But remember—the point is not to simply give up something. Rather, it’s to give up that good thing in order to more intently pursue God. John Piper is helpful when he says, “Fasting is not a ‘no’ to the goodness of food or the generosity of God in providing it. Rather, it is a way of saying, from time to time that having more the Giver surpasses having the gift. Food is good. But God is better.”*
So, don’t say, ‘Okay, I’m going to fast,” and then skip a meal to sit in front of the television or talk with friends longer on Facebook or take a drive in the country. No, give up your meal and then get alone with God. Call out to him in prayer. Pick up his Word so that you can hear his voice. Earnestly, seek his face. This is what gave Jesus power in temptation (Matt 4:4) and allowed the church to receive direction from God, ready to send out their beloved leaders (Acts 13:2). Jesus loved God and his Word more than bread. The church loved Jesus and his glory more than Paul and Barnabas—their fathers in the faith.
Consider also the example of David Brainerd, the missionary to the American Indians. For a while he struggled with the details of how and when he should go to the field. So on Monday, April 19, he decided to spend the day in prayer and fasting for the decision. In his journal, he writes this:
“I set apart this day for fasting and prayer to God for His grace especially to prepare me for the work of ministry, to give me divine aid and direction in my preparation for that great work. And in His own time to send me into the harvest.”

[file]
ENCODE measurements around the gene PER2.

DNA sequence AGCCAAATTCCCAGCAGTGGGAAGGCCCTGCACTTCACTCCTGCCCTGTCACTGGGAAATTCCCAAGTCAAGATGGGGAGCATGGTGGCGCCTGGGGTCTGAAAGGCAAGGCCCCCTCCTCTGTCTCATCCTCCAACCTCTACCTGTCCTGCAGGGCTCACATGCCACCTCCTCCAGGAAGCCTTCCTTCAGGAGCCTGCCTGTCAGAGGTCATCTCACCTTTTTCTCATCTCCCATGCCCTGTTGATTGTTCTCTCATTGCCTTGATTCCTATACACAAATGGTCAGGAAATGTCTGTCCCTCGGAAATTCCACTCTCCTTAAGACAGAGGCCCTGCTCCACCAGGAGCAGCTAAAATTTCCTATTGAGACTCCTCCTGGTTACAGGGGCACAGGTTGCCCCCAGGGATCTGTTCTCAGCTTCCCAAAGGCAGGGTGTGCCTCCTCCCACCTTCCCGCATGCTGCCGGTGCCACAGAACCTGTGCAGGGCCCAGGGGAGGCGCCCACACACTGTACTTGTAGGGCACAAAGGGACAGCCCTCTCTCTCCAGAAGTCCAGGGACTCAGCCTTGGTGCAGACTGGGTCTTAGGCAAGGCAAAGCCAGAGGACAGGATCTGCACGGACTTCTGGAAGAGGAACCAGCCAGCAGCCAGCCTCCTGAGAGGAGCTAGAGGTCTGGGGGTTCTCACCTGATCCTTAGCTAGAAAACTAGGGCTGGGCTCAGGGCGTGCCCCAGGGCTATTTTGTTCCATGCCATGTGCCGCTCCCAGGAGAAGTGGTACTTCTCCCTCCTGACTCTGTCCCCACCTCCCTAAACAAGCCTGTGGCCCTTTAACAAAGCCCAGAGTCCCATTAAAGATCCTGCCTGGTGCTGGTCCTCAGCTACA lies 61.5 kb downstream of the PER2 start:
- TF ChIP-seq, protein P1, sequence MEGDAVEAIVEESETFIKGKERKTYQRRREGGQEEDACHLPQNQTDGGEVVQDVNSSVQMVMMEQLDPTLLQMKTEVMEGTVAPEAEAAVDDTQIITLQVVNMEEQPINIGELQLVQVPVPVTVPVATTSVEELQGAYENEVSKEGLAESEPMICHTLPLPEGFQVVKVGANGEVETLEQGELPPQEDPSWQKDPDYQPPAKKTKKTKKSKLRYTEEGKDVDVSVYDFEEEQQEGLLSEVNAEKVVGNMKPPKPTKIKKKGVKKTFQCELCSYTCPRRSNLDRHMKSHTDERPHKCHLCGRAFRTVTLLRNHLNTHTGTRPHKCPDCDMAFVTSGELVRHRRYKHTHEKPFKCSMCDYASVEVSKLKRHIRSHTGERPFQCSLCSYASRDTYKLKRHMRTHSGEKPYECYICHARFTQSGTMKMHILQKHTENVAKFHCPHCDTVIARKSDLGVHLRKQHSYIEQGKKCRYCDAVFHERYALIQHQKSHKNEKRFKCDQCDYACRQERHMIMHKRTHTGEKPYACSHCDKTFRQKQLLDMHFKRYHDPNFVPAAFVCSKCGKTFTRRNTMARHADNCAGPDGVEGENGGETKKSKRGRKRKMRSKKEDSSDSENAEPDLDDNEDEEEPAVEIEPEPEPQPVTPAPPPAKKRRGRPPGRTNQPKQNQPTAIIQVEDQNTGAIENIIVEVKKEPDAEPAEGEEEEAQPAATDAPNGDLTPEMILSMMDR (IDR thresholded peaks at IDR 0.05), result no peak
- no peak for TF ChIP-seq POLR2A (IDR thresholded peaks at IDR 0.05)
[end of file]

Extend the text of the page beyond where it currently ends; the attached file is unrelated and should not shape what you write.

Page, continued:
Later he reflects on the fruit of that time with God. He writes:
“I felt the power of intercession for precious immortal souls, for the advancement of the kingdom of my dear Lord and Savior in the world; and withal, a most sweet resignation and even consolation and joy, in the thoughts of suffering hardships, distresses, and even death itself, in the promotion of [the Gospel]. . . . My soul was drawn out very much for the world; for multitude of souls. I think that I had more enlargement for sinners than for the children of God; though I felt as if I could spend my life in cries for both. I had great enjoyment in communion with my dear Savior. I think I never in my life felt an entire weanedness from this world, and so much resigned to God in everything. Oh! That I may always live to and upon my blessed God!”
Brainerd sought the Lord through prayer and fasting and found the One he was looking for—with much sweetness to his soul.
I want to encourage you, maybe for the first time, to take up this spiritual discipline of fasting. Start small—maybe one meal a week. Use that time normally spent relaxing and eating to feast on God in prayer and his Word. I encourage you to train the palette of your soul to desire the taste of God’s glory more than the taste of the best food. Learn to love and depend on him Christ more than anything else in this world. And all of this—not just for your sake—but for the sake of his people, waiting with you, for his return.
*John Piper, A Hunger for God (Wheaton, IL: Crossway, 1997), 44.